The pace of technology is insane. This is a big challenge that businesses face today. It is often difficult to keep up with the future trends. How do companies prepare for changes that will significantly impact them in the future?
At their recent symposium in Florida, Gartner released their predictions for the next decade and beyond that will impact IT organisations and users of technology.
It makes for interesting reading. Their analysts cited the Digital Industrial Revolution, Smart Machines, Digital Business and the Internet of Things to have a significant impact in the next decade.
We certainly have seen this transpiring rapidly in the last five years. Nashua’s case study for Avis Fleet Services is a great example. Nashua’s Laserfiche solution has helped Avis increase productivity and efficiency by simply moving from paper-based processing to digitising the entire process. The result is a massive reduction in paper, and printing costs are down by at least 40%.
Some of Gartners’ future predictions are fascinating!
One of the key points that were made at the symposium is that IT is no longer just about the IT function, but instead IT has become the catalyst for the next phase of innovation in competitive business ecosystems.
The Digital Industrial Revolution will be sparked off by 3D printing, and this threatens to shape the manufacturing process for many large organisations. Gartner predicts that by 2018, 3D printing will result in a net loss of at least $100 billion per year in intellectual property. This will be sparked off by the prices of these printers coming down.
The next four years will see an impact on the medical fraternity as we see medical applications for 3D printing. They are calling it bioprinting, which is the ability to produce living tissue and organs using a 3D printer.
Digital business using digital assets involving digital products, services, and customer experiences through digital channels and communities, is another big trend going forward. It is about engaging with your customers on crowdsourcing platforms. According to Gartner, by 2017 more than half of consumer goods manufacturers will receive 75 percent of their consumer innovation and R&D capabilities from crowdsourced solutions.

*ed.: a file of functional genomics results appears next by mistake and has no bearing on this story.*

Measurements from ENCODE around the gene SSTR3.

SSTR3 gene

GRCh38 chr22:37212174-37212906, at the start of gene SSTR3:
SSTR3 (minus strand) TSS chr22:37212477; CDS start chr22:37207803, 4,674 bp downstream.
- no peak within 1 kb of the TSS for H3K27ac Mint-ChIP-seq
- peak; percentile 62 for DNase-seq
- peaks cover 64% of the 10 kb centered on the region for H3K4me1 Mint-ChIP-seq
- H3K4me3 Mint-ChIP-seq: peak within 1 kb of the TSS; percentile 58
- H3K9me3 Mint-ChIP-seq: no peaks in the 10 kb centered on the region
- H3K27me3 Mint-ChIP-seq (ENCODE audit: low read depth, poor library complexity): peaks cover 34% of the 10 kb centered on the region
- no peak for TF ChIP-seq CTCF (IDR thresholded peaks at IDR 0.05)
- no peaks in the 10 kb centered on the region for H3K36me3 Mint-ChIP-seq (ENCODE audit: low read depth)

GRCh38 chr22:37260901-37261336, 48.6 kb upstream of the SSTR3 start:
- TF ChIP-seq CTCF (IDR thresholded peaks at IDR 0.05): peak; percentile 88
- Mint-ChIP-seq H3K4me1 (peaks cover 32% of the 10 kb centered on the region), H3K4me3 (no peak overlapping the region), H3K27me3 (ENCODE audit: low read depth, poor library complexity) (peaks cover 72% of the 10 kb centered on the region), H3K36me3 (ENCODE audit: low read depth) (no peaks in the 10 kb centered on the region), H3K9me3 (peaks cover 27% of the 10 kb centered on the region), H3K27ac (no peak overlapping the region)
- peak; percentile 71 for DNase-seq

The way data is dealt with makes for interesting reading. By 2017, 80 percent of consumers will collect, track, and barter their personal data for cost savings, convenience, and customisation. Data is the new gold and consumers will be able to opt into self-tracking and then sell the data to corporations. Consumers will have more control on how their data is collected.
The storage of data will also come under the spotlight in the next decade. Gartner predicts that by 2020, businesses and governments will fail to protect 75 percent of sensitive data, with more Snowden/WikiLeaks moments occurring. It will become increasingly more difficult for businesses and governments to store the massive amounts of data collected safely.
As computers become more human-like, and processing power matches the speed that humans make choices, we will see smart machines emerging that will be involved in making decisions with greater efficiency than humans. The challenge will be to achieve a balance between an active human workforce, and that of machines.
By 2020 a majority of knowledge worker career paths will be disrupted by smart machines in both positive and negative ways. Virtual personal assistant usage in business grows more quickly in 2017 and 2018 than iPad usage did in 2010 and 2011. By 2017, 10 percent of computers will be learning, rather than processing.
The Internet of Things joins all the dots together. As ubiquitous connectivity drives machines to talk to each other, we will see the use of data positively change and add value to our surroundings. This includes wearable computing. Devices are become smaller, and battery life is improving. We are already seeing a significant increase in gadgets that are used in health, communication, and even helping doctors keep track and better diagnosing illnesses. By 2020, consumer data collected from wearable devices will drive 5 percent of sales from the Global 1000.
Some of these predictions are daunting, but the key is to be agile and plan ahead in anticipation. Sitting back and saying it won’t affect us, could be disastrous, as companies like Kodak and BlackBerry have found out.
There are massive disruptions taking place and these are shaping the future of many businesses.